Next: 8. Relating linearscaling and
Up: 7. Computational implementation
Previous: 7.6 Tensor properties of
Contents
Subsections
In this section we outline a number of details concerning the implementation
of the penalty method. These concern the derivatives of the functional
with respect to the expansion coefficients for the support functions
, the imposition of the
normalisation constraint and the general outline of the scheme.
The support functions are expanded in sphericalwave basis functions:

(7.71) 
For a functional of the support functions
, the
derivative with respect to the expansion coefficients is
For example, for the derivative of the total energy,

(7.73) 
we obtain
in which
denotes the matrix element of the KohnSham
Hamiltonian with respect to the sphericalwave basis functions.
7.7.2 Normalisation constraint
We choose to minimise the total functional whilst constraining the
normalisation of the densitymatrix to the correct value. This is
achieved firstly by projecting all gradients to be perpendicular to the
gradient of the electron number, thus maintaining the electron number to
first order, and secondly by reconverging the electron number to its
correct value before each evaluation of the total functional.
In section 7.3 the electron number gradient with respect to
the densitykernel, which is here denoted , is given as

(7.75) 
The densitykernel along this search direction is
parameterised by as

(7.76) 
where denotes the initial densitymatrix.
The electron number, given by
thus behaves linearly:
and it is a trivial matter to calculate the required value of
to return the electron number to its correct value.
In general during the minimisation, the search direction is
, and again this search can be parameterised by a single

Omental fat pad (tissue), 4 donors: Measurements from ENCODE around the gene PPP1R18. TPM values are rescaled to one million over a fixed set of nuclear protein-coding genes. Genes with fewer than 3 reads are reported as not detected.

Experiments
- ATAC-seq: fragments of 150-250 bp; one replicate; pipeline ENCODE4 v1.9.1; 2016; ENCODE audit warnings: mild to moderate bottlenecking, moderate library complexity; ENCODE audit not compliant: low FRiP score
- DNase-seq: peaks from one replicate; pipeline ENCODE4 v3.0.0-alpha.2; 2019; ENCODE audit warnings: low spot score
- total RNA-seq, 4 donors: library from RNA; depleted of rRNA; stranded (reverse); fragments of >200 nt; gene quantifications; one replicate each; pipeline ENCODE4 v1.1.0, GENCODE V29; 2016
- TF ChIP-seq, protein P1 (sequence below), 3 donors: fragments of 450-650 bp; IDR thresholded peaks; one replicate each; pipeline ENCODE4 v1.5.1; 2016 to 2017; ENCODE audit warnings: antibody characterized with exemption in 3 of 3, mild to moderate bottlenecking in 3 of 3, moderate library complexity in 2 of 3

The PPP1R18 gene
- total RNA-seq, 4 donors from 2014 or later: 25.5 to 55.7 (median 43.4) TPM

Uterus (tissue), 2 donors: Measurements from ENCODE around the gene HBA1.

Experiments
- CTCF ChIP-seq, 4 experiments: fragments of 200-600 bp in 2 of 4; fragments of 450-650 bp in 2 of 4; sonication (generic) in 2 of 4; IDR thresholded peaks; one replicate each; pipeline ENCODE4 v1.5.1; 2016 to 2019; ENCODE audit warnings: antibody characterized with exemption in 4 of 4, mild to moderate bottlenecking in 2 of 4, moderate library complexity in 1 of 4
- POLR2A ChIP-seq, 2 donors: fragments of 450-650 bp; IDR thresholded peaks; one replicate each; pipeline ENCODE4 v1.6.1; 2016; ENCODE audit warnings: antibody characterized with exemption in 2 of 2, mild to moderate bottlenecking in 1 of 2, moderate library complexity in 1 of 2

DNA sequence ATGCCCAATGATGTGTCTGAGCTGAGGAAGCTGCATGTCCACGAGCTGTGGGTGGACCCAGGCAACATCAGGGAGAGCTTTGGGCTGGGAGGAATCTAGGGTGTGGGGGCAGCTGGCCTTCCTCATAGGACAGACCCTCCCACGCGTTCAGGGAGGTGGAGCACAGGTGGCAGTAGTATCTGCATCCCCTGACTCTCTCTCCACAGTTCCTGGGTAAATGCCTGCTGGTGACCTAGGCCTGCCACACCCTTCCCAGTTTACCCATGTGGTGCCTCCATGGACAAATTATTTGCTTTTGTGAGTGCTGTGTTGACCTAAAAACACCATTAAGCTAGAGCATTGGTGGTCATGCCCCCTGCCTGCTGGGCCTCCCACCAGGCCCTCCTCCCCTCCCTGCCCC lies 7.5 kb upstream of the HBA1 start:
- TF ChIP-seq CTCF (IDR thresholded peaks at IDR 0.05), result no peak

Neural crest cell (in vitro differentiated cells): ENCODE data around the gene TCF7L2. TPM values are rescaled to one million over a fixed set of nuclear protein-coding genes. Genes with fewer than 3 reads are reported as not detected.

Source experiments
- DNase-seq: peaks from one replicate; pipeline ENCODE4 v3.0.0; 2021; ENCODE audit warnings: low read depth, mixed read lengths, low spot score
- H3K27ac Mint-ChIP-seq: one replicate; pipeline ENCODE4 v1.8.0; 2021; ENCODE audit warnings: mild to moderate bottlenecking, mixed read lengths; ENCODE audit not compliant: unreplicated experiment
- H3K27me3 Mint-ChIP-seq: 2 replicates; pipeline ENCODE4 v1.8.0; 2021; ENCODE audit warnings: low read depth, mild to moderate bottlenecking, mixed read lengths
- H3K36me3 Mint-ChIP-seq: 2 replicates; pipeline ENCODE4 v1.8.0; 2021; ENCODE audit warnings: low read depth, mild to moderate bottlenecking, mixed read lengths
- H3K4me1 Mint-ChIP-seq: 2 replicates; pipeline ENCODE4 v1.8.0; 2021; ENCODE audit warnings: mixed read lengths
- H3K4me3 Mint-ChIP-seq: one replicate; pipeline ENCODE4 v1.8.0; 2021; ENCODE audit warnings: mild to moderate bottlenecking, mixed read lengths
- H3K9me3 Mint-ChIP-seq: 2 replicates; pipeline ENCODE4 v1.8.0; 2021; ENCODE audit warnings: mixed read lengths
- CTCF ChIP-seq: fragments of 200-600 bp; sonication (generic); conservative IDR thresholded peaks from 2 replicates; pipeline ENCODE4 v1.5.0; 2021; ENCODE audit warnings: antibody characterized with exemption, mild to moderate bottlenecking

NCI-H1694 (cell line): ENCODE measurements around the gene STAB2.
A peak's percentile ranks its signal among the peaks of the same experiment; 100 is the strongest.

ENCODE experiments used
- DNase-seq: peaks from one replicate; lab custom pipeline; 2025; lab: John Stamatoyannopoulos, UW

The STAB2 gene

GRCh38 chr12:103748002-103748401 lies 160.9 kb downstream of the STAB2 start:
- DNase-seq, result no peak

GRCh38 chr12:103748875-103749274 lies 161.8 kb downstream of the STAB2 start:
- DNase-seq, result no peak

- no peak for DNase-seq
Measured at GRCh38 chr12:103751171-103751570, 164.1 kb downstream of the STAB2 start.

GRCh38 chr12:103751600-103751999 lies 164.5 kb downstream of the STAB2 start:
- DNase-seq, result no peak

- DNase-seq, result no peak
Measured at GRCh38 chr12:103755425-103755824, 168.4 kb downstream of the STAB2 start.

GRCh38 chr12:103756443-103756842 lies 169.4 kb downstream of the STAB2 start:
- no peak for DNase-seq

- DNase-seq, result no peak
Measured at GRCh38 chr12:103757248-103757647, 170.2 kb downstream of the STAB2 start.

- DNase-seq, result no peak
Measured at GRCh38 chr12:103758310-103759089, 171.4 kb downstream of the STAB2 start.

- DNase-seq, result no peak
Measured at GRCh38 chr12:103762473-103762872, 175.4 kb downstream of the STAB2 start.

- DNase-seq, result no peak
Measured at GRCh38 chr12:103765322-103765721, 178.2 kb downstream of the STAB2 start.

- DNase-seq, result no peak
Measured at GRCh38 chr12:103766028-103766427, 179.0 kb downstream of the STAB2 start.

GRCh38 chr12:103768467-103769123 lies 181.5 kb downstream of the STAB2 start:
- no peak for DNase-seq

parameter :

(7.78) 
We wish to project out from that component which is
parallel to . The modified search direction
can be written as

(7.79) 
The variation of the electron number along this modified direction is

(7.80) 
and we wish the coefficient of the linear term in to vanish,
which defines the required value of to be

(7.81) 
Since the electron number depends linearly upon the densitykernel,
after this projection, the electron number is constant along the modified
search direction, and the electron number need not be corrected after
a trial step is taken.
The electron number gradient with respect to the support functions
is given in section 7.3 and denoted by
:

(7.82) 
The support function variation is again parameterised by the parameter
:

(7.83) 
and this results in the following quadratic variation of the overlap matrix
which defines the matrices and . The variation of the electron
number is therefore also quadratic

(7.85) 
and the roots of this expression can be found to correct the electron number.
We consider a general search direction for the localised functions denoted
and modify this search direction to obtain the
direction which maintains the electron number to first order:

(7.86) 
Now varying the localised functions according to

(7.87)